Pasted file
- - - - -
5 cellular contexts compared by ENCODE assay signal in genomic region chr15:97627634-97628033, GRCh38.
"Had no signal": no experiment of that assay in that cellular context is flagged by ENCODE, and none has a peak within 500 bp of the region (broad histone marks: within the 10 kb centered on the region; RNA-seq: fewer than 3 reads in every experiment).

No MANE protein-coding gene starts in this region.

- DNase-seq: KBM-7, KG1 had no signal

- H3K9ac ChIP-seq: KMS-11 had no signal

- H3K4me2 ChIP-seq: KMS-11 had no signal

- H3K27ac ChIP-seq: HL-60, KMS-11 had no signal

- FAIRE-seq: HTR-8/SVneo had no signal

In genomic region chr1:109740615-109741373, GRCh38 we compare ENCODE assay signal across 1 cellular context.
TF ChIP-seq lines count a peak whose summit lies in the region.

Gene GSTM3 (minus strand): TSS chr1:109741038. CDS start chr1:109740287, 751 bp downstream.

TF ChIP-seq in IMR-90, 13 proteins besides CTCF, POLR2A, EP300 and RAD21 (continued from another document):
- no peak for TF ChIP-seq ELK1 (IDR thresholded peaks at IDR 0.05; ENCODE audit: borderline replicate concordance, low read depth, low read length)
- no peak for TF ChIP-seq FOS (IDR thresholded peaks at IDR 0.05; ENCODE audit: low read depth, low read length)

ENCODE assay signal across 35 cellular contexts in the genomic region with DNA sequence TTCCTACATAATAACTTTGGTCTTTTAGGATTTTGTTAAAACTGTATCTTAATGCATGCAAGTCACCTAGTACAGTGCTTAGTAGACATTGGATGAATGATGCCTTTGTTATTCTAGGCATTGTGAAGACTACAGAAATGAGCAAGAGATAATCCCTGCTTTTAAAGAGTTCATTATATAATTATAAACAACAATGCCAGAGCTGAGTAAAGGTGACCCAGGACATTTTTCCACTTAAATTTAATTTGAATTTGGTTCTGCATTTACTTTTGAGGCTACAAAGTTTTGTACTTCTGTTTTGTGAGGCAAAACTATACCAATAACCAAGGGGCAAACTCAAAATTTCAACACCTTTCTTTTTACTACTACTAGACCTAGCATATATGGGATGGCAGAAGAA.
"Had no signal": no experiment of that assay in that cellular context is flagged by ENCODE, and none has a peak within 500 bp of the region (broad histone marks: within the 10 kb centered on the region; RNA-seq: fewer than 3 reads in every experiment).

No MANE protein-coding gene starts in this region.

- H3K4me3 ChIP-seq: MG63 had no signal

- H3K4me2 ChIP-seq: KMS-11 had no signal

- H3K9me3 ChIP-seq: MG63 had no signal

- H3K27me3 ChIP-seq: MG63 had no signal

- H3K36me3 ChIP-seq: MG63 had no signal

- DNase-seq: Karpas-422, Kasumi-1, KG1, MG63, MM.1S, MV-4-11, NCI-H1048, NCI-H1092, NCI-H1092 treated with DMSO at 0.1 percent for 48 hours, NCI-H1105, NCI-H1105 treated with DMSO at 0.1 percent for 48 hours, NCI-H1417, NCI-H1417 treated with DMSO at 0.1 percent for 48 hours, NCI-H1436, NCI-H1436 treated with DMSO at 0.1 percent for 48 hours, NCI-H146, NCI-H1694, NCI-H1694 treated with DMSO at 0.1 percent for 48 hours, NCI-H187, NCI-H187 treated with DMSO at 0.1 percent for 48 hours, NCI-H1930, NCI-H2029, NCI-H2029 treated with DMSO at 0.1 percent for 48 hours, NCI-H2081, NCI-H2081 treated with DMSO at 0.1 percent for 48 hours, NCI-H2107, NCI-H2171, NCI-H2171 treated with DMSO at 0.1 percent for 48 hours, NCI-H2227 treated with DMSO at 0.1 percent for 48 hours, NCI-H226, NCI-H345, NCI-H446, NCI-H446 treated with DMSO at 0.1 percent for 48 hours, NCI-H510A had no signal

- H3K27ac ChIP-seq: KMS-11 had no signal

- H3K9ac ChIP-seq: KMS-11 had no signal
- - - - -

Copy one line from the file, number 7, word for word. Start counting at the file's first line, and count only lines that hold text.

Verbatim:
- H3K27ac ChIP-seq: HL-60, KMS-11 had no signal